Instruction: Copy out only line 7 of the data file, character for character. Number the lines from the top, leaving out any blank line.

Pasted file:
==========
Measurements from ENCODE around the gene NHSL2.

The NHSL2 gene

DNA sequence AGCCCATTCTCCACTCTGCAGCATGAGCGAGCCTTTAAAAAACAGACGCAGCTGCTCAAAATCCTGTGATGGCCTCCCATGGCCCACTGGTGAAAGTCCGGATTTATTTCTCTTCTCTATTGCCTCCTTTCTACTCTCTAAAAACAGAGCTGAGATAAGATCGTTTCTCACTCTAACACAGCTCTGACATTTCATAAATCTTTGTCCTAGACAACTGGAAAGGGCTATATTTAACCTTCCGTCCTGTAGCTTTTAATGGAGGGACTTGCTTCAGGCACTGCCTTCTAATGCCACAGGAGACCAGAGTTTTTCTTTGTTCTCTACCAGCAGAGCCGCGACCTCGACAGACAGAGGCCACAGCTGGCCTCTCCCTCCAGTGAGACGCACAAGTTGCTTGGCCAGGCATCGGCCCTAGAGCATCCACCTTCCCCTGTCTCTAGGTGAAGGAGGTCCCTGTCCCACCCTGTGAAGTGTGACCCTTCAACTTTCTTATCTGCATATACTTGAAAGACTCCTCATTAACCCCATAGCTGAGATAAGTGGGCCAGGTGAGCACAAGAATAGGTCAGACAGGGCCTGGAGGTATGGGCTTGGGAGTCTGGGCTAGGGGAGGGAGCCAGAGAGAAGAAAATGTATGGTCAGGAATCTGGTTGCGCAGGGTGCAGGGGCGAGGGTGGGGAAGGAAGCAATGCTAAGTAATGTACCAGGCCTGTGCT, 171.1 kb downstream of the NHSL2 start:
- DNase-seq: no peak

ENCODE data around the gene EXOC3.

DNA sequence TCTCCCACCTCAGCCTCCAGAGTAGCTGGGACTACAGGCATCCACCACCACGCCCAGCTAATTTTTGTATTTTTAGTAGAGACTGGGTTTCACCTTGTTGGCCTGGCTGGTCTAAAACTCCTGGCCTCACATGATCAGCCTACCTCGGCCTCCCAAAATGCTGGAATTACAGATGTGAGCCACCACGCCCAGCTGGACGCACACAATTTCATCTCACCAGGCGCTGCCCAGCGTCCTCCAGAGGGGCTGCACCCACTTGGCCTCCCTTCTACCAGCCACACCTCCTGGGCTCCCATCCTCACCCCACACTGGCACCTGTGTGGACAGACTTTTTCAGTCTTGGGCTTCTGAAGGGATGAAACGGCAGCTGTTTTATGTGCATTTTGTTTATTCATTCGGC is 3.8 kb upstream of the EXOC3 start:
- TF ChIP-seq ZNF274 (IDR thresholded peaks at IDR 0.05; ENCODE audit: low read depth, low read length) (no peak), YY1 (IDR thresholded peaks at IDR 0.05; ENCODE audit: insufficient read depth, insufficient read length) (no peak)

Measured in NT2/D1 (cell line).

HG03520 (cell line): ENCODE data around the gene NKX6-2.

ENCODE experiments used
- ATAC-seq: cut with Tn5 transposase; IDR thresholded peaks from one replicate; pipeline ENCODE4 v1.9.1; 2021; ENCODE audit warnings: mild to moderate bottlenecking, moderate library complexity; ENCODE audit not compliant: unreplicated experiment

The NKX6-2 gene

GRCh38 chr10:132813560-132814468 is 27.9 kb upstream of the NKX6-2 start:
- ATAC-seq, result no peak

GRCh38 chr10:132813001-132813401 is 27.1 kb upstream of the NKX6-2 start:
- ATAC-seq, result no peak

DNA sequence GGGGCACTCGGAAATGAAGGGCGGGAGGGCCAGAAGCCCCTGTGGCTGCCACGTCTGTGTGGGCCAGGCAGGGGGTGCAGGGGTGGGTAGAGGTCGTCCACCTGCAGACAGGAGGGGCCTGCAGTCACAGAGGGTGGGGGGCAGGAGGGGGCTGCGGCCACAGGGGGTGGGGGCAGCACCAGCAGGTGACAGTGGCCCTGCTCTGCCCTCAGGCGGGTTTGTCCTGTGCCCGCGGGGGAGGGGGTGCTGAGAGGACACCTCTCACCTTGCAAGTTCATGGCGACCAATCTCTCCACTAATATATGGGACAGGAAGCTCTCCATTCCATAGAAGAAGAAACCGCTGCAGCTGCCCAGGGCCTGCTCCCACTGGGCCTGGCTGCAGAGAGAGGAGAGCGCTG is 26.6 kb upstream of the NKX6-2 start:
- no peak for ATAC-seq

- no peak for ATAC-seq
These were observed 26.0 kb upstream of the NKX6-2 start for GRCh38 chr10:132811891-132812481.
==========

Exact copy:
- TF ChIP-seq ZNF274 (IDR thresholded peaks at IDR 0.05; ENCODE audit: low read depth, low read length) (no peak), YY1 (IDR thresholded peaks at IDR 0.05; ENCODE audit: insufficient read depth, insufficient read length) (no peak)